7

I would like to draw a boxplot for the following pandas dataframe:

> p1.head(10)

   N0_YLDF    MAT
0     1.29  13.67
1     2.32  10.67
2     6.24  11.29
3     5.34  21.29
4     6.35  41.67
5     5.35  91.67
6     9.32  21.52
7     6.32  31.52
8     3.33  13.52
9     4.56  44.52

I want the boxplots to be of the column 'N0_YLDF', but they should be stratified by 'MAT'. When I use the foll. command:

p1.boxplot(column='N0_YLDF',by='MAT')

It uses all the unique MAT values, which in the full p1 dataframe number around 15,000. This results in an incomprehensible boxplot.

Is there any way I can stratify the MAT values, so that I get a different boxplot of N0_YLDF for the first quartile of MAT values and so on....

thanks!

2 Answers 2

10

Pandas has the cut and qcut functions to make stratifying variables like this easy:

# Just asking for split into 4 equal groups (i.e. quartiles) here,
# but you can split on custom quantiles by passing in an array
p1['MAT_quartiles'] = pd.qcut(p1['MAT'], 4, labels=['0-25%', '25-50%', '50-75%', '75-100%'])
p1.boxplot(column='N0_YLDF', by='MAT_quartiles')

Output:

enter image description here

3
  • @Marius want to do a pull request to add this to cookbook.rst? pls do it inline so the figure shows with the code as well - include a link to this question as well - thanks
    – Jeff
    Apr 23, 2014 at 1:35
  • @Jeff: Sure, I'll try to get round to it tonight. I've been meaning to see if there were any useful contributions I could add to pandas, this looks like a good place to start.
    – Marius
    Apr 23, 2014 at 1:47
  • great! FYI wanted to put more of the cookbook examples inline (they r mostly links now), so that would be extremely helpful if u have some time!
    – Jeff
    Apr 23, 2014 at 2:11
6

pandas.qcut will give you the quantiles, but a histogram-like operation will require some numpy trickery which comes in handy here:

_, breaks = np.histogram(df.MAT, bins=5)
ax = df.boxplot(column='N0_YLDF', by='Class')
ax.xaxis.set_ticklabels(['%s'%val for i, val in enumerate(breaks) if i in df.Class])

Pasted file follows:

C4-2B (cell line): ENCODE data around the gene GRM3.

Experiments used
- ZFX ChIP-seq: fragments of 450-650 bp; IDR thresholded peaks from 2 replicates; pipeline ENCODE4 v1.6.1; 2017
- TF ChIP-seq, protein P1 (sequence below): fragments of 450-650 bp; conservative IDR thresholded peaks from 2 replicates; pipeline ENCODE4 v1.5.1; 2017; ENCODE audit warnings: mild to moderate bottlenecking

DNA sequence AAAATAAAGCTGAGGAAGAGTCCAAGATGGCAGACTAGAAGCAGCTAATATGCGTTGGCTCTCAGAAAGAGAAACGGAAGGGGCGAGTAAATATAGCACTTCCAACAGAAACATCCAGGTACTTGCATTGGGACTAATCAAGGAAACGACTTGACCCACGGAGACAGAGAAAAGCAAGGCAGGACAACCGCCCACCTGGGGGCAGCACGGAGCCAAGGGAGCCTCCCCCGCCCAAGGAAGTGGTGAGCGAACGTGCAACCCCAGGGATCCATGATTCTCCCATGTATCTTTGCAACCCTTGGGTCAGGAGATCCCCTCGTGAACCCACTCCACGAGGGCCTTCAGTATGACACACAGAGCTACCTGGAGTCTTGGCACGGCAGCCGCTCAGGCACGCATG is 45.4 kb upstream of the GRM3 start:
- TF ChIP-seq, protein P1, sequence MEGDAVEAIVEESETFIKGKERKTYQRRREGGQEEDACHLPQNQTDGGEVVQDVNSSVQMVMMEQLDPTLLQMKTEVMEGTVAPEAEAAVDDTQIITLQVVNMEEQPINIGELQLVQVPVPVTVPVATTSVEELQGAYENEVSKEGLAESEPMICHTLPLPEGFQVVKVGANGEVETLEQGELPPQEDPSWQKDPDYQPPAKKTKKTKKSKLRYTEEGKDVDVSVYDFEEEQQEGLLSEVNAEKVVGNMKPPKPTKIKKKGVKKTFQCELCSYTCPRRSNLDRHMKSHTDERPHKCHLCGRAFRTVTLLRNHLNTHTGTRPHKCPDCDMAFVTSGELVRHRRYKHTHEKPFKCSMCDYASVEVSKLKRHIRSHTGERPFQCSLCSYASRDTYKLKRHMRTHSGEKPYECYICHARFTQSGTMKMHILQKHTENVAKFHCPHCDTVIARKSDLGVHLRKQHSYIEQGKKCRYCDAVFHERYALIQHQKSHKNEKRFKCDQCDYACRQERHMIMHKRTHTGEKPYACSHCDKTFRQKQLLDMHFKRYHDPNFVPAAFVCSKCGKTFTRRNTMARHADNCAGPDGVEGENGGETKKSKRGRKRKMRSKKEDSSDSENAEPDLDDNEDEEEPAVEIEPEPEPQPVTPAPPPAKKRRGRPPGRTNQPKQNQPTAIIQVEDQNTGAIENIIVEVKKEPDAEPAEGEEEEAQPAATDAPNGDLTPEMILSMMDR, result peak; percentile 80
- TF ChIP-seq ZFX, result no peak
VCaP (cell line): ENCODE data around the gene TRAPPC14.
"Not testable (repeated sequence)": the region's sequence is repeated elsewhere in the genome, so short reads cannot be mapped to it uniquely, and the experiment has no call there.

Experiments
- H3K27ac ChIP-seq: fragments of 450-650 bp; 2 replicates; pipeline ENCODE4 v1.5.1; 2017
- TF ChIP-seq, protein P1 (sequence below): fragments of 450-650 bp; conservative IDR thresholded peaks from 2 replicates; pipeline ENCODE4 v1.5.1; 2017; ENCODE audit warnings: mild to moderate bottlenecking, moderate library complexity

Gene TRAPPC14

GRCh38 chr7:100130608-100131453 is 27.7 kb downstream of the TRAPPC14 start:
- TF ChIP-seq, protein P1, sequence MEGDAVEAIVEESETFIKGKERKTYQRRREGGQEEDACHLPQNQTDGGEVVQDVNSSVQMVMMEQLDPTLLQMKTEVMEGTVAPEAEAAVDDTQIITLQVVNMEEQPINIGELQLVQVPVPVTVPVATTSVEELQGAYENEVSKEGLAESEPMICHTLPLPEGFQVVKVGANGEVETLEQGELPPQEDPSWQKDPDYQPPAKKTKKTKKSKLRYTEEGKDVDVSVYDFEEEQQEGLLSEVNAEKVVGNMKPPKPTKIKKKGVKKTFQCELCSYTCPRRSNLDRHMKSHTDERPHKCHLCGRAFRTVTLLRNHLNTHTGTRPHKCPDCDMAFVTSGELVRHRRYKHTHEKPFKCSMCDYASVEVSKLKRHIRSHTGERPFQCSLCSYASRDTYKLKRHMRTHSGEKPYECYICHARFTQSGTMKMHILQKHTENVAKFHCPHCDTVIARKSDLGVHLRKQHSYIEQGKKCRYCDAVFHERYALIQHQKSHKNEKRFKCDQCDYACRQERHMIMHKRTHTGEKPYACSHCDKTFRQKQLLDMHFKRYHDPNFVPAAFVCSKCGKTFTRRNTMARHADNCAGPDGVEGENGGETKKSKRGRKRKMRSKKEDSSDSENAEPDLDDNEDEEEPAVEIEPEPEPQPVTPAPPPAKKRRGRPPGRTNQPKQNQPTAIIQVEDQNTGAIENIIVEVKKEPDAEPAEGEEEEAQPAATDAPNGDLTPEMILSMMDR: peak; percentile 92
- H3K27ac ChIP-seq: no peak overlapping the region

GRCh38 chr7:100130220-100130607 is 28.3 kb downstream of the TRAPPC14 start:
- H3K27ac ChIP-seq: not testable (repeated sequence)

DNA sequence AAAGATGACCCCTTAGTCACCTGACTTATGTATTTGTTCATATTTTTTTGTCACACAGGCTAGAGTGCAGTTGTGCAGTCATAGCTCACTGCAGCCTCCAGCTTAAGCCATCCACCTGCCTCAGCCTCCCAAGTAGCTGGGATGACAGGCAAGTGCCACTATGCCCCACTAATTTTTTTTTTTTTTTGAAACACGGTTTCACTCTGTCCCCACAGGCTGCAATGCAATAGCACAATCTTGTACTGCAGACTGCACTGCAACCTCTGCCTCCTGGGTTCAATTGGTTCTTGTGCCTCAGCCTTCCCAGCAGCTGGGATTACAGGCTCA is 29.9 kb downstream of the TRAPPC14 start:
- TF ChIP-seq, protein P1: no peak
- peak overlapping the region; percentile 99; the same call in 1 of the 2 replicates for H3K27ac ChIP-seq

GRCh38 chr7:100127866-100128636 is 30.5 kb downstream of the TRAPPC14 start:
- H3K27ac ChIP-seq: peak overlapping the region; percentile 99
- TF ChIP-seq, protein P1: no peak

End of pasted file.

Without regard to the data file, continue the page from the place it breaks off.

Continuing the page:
enter image description here

The dataframe now looks like this:

   N0_YLDF    MAT  Class
0     1.29  13.67      1
1     2.32  10.67      0
2     6.24  11.29      1
3     5.34  21.29      1
4     6.35  41.67      2
5     5.35  91.67      5
6     9.32  21.52      1
7     6.32  31.52      2
8     3.33  13.52      1
9     4.56  44.52      3

[10 rows x 3 columns]

It can also be used to get the quartile plot:

breaks = np.asarray(np.percentile(df.MAT, [25,50,75,100]))
df['Class'] = (df.MAT.values > breaks[..., np.newaxis]).sum(0)
ax = df.boxplot(column='N0_YLDF', by='Class')
ax.xaxis.set_ticklabels(['%s'%val for val in breaks])

enter image description here

5
  • This is great, thank you so much again! Is there any way you can replace the x-axis labels by the actual MAT quantile value?
    – user308827
    Apr 23, 2014 at 1:18
  • 1
    That's easy, you can just use the values of breaks, if the plot is returned as ax: add this ax.xaxis.set_ticklabels(['%s'%val for i, val in enumerate(breaks) if i in df.Class]), the breaks contains the bin edges of the histogram.
    – CT Zhu
    Apr 23, 2014 at 1:24
  • thanks for the further edits. I am trying to change the color of the boxes in the boxplot using pyplot.setp(ax['boxes'], color='blue'). however I get the error ''AxesSubplot' object is unsubscriptable'. Any idea on how to avoid this error? thanks!
    – user308827
    Apr 23, 2014 at 2:25
  • Ah, I found this reply of yours (@ CT Zhu) for the boxplot styling. that works: stackoverflow.com/questions/19453994/…
    – user308827
    Apr 23, 2014 at 2:56
  • Happy to hear that. Sometimes I even find my own answers. Happy coding!
    – CT Zhu
    Apr 23, 2014 at 3:07

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